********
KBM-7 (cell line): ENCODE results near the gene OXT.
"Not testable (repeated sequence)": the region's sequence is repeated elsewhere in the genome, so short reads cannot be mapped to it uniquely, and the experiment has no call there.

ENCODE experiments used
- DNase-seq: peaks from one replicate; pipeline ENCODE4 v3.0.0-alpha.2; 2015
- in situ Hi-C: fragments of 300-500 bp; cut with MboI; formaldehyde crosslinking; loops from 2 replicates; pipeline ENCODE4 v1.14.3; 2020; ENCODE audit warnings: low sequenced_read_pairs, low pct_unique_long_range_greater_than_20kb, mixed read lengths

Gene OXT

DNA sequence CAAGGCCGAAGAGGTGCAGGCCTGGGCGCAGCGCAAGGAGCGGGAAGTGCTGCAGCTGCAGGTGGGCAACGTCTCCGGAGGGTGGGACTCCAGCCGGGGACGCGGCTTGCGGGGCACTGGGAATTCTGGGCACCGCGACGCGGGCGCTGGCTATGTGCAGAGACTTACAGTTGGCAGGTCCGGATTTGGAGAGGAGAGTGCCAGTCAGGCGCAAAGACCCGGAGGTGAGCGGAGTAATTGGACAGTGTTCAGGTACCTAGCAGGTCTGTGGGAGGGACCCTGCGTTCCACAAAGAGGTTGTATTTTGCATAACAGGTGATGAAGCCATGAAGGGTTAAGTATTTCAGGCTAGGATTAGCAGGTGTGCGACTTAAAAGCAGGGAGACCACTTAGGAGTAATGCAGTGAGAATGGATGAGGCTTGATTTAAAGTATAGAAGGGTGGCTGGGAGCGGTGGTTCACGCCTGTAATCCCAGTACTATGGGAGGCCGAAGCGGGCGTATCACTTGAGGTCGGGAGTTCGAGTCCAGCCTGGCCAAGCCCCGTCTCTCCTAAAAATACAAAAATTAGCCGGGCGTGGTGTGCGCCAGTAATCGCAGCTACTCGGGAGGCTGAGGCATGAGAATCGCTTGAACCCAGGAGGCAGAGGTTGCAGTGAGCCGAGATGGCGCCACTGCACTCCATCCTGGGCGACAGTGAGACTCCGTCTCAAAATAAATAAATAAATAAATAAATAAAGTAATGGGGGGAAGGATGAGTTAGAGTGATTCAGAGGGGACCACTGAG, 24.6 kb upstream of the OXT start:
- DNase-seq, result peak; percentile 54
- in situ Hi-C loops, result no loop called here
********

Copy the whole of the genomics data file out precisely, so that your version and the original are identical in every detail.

KBM-7 (cell line): ENCODE results near the gene OXT.
"Not testable (repeated sequence)": the region's sequence is repeated elsewhere in the genome, so short reads cannot be mapped to it uniquely, and the experiment has no call there.

ENCODE experiments used
- DNase-seq: peaks from one replicate; pipeline ENCODE4 v3.0.0-alpha.2; 2015
- in situ Hi-C: fragments of 300-500 bp; cut with MboI; formaldehyde crosslinking; loops from 2 replicates; pipeline ENCODE4 v1.14.3; 2020; ENCODE audit warnings: low sequenced_read_pairs, low pct_unique_long_range_greater_than_20kb, mixed read lengths

Gene OXT

DNA sequence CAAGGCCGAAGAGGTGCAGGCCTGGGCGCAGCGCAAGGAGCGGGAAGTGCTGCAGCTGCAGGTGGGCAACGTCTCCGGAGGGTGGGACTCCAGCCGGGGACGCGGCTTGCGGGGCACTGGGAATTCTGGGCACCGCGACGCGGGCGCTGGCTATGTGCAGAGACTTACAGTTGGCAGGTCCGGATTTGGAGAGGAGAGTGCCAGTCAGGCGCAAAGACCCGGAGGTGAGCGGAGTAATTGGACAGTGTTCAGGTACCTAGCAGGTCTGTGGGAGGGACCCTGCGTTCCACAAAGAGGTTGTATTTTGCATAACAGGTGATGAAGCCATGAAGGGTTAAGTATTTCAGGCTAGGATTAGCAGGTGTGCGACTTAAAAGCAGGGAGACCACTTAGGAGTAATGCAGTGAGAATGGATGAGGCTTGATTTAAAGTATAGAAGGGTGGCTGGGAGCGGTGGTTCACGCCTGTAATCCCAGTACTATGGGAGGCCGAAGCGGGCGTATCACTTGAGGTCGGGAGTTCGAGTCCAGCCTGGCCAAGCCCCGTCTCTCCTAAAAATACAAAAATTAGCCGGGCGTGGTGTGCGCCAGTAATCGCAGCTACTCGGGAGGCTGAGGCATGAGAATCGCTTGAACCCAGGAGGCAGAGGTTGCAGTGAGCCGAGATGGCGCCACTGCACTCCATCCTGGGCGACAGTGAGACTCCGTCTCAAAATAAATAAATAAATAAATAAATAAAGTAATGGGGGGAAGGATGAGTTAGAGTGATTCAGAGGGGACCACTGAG, 24.6 kb upstream of the OXT start:
- DNase-seq, result peak; percentile 54
- in situ Hi-C loops, result no loop called here